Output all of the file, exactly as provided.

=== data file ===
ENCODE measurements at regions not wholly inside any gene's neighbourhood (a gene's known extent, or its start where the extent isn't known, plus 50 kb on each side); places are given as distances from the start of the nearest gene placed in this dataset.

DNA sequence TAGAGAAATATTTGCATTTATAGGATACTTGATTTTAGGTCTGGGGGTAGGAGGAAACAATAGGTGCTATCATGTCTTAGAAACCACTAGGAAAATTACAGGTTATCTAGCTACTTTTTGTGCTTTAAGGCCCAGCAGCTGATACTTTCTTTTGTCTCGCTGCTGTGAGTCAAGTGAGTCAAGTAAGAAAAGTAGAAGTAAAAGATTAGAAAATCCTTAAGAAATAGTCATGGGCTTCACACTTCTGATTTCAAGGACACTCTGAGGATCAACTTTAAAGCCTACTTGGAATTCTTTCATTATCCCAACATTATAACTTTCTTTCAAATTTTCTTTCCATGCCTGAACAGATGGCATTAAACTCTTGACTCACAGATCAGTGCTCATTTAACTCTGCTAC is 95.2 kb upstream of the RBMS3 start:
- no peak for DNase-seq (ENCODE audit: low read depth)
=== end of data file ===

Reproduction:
ENCODE measurements at regions not wholly inside any gene's neighbourhood (a gene's known extent, or its start where the extent isn't known, plus 50 kb on each side); places are given as distances from the start of the nearest gene placed in this dataset.

DNA sequence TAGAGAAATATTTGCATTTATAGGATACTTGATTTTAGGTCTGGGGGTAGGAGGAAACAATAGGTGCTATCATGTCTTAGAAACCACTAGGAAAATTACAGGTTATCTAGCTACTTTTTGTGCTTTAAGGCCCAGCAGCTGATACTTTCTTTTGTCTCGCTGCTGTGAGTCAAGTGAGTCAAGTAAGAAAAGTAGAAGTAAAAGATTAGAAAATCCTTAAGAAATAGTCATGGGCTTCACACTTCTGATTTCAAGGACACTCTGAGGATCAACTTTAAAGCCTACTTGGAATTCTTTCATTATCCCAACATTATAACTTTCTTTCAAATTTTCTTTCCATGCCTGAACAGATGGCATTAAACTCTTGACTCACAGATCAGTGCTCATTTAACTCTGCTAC is 95.2 kb upstream of the RBMS3 start:
- no peak for DNase-seq (ENCODE audit: low read depth)